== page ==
(Pictures are forthcoming: Apparently they’re hard to find. Also, if anyone wants to upload the video to YouTube please feel free as long as you send me a link. My host is dreadfully slow and I have limited bandwidth. You’ll have my appreciation.)

This all started about a year ago, but first, you may be interested in the video of what happened a little over a month ago. It’s large and not streaming (shame on me), and it doesn’t really do the project justice, but it’s what I have available right now:
watch.

About a year ago, a friend of mine came to me and asked me if I was familiar with the new Battlestar Galactica and the Cylons it contained. I said I was, and she told me that it was her desire to replicate the glowing back effect of Cylons at the next convention she would attend. I was quick to point out that there would be hard limits to a project like this, that BSG had the advantages of tons of CG and no “live” shots, but that it was certainly within the realm of technology, given certain assumptions. I was recruited on the spot, and have since learned it is much easier to say something cannot be done than to say it can be done and be stuck having to prove it.

For those who aren’t familiar, the glowing back effect resembles a chasing Christmas lights, running from just shy of the nape of the neck to just shy of the base of the spine. The lights fade in and out during the chase, with a run time of about a second and perhaps a 1-2 second off time. I didn’t capture more specific timing information because when the tolerances of the project were discussed precise timings were considered unimportant.

What was important, though, was miniaturization. My friend wanted to wear this device and not have it look like a person hauling around an electronics project on their back. Fortunately, we were able to settle on modest requirements: The timing wasn’t critical, the battery only needed to have a few hours run time between charges and we agreed that six different fading channels were sufficient for the prototype. This allowed me to use the venerable ATMega168 line of microprocessors, which not only had all the features I needed but was the micro I was most familiar with at the time. It can symmetrically drive 40mA per channel and had a maximum chip current of 200mA. With six channels and one LED per channel that amounts to 20mA per pin and 120mA in lights if they are all on full power, which leaves plenty of current overhead for the micro. Still, if the project grew the 200mA chip current could be reached quickly. This was an easy limit to skirt, however, as the micro could be wired to drive transistors instead of LEDs.

From the start, it was clear that the project would need to be broken down into multiple physical elements: The human back is a curvy, stretchy surface in flux. I decided that it would be best to use PCBs to support the electronics (for consistency) and wire them together. This would not only allow the body to move more freely while maintaining the alignment of lights along the spine, it would allow additional channels to be added or extra lights to be added to existing channels. Each of these light boards were given an LED, a current-limiting resistor and a spot for a MOSFET, in case I ran in to current issues down the road. I designed the light boards with multiple signal traces and jumper points, so that all the light boards could be built off of one PCB pattern. The intention was to save money on the prototype: I wouldn’t be charged for multiple designs, and I could order fewer extra boards for spare parts if they were all interchangeable. As it would later turn out I could have made each board unique and it wouldn’t have cost me extra, but making the spare parts universal is still compelling. We chose to use a 9V battery, because it was easy. The design could just as well have been based off of, say, four AA batteries (and it would have been better) but I had 9V batteries and terminals lying around, so it was the most convenient prototype choice.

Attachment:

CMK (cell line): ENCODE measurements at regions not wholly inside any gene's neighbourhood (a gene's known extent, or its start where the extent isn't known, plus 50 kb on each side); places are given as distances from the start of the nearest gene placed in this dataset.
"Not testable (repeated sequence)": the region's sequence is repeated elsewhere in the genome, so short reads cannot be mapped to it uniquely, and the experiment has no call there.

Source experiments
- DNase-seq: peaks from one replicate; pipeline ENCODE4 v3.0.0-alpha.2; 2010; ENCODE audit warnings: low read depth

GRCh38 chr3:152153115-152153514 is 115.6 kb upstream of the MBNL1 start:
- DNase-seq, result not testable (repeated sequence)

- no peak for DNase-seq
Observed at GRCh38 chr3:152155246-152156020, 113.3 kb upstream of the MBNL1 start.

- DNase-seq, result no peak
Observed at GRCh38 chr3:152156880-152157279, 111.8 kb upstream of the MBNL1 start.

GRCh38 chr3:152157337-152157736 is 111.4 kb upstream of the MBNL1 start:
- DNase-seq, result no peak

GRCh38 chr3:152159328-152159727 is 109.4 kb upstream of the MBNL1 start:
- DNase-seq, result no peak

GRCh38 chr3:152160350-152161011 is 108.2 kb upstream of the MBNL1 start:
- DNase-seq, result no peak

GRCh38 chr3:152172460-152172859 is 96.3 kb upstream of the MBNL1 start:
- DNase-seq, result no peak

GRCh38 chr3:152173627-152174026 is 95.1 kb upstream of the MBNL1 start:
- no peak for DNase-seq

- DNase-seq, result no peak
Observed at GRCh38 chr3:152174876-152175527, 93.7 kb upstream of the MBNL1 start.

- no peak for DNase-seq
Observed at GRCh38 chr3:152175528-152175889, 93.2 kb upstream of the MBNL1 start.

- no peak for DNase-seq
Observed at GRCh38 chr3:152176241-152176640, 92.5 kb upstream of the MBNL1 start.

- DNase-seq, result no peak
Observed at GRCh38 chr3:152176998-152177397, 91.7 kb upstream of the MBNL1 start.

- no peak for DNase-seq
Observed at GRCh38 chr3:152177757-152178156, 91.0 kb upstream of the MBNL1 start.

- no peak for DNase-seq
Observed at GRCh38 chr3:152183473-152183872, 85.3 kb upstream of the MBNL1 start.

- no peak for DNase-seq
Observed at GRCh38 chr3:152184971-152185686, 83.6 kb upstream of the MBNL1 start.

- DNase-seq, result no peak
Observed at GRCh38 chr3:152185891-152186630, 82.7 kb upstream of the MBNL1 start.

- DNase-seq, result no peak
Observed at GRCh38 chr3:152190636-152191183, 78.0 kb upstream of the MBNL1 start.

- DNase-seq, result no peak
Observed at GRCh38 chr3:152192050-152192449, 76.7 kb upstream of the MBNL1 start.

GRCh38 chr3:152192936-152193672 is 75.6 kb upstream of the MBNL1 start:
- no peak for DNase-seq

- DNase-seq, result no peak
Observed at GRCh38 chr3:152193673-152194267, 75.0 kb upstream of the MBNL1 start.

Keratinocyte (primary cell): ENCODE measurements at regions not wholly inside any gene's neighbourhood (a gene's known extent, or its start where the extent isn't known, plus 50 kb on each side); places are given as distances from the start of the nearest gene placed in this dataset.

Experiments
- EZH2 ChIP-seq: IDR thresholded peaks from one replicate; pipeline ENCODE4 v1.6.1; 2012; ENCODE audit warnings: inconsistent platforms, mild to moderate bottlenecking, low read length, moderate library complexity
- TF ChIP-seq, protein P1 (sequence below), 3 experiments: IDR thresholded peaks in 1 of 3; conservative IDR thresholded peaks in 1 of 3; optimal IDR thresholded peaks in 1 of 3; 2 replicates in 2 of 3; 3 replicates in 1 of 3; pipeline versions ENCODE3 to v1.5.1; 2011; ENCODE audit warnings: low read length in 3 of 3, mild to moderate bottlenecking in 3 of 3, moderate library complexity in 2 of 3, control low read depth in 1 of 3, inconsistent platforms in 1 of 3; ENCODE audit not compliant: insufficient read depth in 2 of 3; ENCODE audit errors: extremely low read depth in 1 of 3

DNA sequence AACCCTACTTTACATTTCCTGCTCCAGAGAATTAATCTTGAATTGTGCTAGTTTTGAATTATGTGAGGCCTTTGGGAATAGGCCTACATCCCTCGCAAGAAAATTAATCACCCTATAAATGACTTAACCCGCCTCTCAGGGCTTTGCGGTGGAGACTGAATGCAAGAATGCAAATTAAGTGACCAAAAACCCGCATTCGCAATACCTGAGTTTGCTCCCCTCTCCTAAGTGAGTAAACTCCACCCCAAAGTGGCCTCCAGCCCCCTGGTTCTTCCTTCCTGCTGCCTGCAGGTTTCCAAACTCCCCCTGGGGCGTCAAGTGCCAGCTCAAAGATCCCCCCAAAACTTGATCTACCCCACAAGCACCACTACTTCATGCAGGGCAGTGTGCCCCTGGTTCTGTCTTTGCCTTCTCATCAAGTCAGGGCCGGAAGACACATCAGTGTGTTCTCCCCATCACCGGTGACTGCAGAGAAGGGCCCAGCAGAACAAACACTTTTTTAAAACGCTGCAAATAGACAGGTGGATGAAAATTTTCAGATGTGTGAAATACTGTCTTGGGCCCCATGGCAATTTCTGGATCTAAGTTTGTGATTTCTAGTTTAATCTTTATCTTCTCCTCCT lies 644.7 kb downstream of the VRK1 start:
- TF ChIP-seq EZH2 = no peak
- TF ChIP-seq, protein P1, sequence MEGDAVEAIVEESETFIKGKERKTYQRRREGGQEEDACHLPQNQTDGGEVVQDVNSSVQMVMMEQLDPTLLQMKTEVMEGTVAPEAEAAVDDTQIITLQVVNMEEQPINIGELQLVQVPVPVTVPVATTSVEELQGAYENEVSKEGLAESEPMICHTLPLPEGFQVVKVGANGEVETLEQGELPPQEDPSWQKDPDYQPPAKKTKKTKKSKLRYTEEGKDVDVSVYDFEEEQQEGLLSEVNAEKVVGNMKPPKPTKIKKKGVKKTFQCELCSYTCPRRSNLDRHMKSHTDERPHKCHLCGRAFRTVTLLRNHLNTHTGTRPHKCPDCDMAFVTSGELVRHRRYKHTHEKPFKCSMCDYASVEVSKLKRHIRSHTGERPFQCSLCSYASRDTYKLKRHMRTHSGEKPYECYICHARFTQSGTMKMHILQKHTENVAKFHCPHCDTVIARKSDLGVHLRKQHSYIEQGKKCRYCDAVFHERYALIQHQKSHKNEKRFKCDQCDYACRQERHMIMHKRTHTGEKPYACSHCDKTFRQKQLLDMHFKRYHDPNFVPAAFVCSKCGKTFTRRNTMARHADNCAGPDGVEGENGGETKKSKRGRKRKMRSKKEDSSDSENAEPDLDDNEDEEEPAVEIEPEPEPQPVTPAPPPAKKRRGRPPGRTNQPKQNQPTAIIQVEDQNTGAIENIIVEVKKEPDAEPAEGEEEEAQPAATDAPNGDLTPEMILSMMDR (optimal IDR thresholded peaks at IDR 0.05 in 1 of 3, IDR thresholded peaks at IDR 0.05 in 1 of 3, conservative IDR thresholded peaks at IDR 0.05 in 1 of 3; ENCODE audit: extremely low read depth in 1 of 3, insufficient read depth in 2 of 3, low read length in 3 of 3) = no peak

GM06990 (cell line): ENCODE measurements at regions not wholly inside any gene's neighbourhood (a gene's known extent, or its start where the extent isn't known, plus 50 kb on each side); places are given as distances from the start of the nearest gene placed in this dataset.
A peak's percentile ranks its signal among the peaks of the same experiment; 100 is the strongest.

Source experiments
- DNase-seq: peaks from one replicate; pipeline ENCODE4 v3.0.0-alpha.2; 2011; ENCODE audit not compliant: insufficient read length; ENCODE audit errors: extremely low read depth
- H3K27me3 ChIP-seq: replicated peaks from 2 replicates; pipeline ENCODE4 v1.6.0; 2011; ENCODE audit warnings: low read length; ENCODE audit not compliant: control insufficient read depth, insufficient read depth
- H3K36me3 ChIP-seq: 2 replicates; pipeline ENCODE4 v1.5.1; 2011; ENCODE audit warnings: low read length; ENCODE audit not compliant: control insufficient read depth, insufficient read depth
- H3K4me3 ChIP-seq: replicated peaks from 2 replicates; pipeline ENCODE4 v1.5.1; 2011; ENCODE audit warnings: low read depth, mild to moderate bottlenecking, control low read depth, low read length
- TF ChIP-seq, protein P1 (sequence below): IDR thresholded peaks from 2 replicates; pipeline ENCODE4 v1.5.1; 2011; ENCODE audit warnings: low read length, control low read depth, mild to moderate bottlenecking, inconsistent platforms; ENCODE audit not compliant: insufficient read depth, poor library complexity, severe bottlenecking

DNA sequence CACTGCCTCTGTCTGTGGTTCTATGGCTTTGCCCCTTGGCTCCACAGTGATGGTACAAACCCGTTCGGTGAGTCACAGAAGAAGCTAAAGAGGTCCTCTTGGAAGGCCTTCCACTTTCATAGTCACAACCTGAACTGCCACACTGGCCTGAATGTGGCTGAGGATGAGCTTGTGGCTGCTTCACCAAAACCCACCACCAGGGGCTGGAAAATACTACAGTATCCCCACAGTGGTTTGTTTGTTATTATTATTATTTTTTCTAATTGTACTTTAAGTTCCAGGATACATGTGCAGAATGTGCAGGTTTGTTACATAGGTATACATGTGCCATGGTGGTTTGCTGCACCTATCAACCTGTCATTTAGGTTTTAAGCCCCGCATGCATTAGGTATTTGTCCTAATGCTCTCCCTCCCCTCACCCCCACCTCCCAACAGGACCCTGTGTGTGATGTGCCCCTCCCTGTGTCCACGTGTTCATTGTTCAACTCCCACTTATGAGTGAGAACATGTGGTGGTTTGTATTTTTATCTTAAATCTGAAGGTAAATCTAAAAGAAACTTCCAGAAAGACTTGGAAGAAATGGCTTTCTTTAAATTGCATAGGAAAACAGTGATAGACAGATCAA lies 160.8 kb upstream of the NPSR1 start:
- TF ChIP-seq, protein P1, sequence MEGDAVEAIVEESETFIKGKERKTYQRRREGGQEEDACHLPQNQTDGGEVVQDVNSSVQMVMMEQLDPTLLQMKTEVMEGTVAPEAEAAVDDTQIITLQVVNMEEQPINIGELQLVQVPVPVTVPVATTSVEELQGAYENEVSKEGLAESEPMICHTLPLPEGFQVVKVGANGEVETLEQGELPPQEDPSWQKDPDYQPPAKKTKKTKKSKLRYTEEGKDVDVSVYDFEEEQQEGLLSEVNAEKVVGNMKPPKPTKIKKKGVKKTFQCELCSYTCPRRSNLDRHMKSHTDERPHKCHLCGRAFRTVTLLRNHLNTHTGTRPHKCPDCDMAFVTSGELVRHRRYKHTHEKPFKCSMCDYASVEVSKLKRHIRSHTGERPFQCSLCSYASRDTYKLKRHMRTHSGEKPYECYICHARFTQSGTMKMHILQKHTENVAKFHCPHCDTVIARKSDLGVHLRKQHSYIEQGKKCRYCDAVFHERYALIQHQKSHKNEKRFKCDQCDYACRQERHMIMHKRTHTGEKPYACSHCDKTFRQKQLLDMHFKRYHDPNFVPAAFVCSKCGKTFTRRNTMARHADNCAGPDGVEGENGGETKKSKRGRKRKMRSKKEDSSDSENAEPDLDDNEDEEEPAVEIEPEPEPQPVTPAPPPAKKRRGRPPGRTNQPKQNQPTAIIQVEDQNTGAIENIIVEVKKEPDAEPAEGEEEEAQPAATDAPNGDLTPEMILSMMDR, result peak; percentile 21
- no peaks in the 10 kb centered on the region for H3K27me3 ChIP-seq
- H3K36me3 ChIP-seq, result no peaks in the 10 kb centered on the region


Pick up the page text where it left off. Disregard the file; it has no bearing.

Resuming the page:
The light boards flank the driver board, which itself contains an LED and current-limiting resistor. The driver board also housed the ATMega168, signal, +5V and ground breakouts for the other boards, an ICSP programming jack, power and reset switches and 5V power regulation circuitry with a PTC for current limiting should a short occur while the device was on my friend. I was concerned with keeping the device from frying, but as it would turn out there are certainly human risks to even 9V battery powered applications. All of the parts were through-hole parts, as I was not adept at surface-mount techniques and I wanted to be able to work with the prototype at Con and repair or replace parts if necessary. Because of the last-second nature of the final design work, this turned out to be invaluable. If it weren’t for the micro being a chip in a socket, I would never have been able to make the project light up for the Con. That did mean I was stuck soldering wires to chips at a small table in a hotel room full of people, but where’s the challenge in working in my ideal shop?

Originally, the plan was to put the whole thing on an insulative, flexible material so it would serve as a single-unit prosthetic. We looked at several materials, including Kevlar, but in the end the prototype came down to the wire and the boards were each affixed directly to my friend’s back with latex. Since the boards were populated with through-hole electronics, the insulative material was intended to prevent the wearer’s back from creating alternative paths for the electricity, especially as the back got sweaty. Honestly, this was more intended to conserve battery life and prevent conditions dangerous to the electronics. However, as it turned out this is also a safety concern for the wearer.

As far as making the lights blink, I decided to use the 6 PWM channels in software. I had originally designed some pseudocode that would adjust for the nonlinear eye response to light levels and permit careful time adjustment. I had even considered using an ADC and a small pot to adjust the length of the run and the duty cycle of the effect, but my friend assured me this level of accuracy was not required and she wouldn’t be taking the time to make the lights perfect. So, I fell back to a simple loop which kicks off the first light, and at a predetermined point in the cycle of the first light kicks off the second light. This cascades all the way down until the sixth light is started. Then, after the sixth light fades out a delay timer is run to keep the lights off for a brief period of time, roughly one second. For diagnostic purposes, at power-up (or on reset) the driver board sets all lights to full brightness for one second.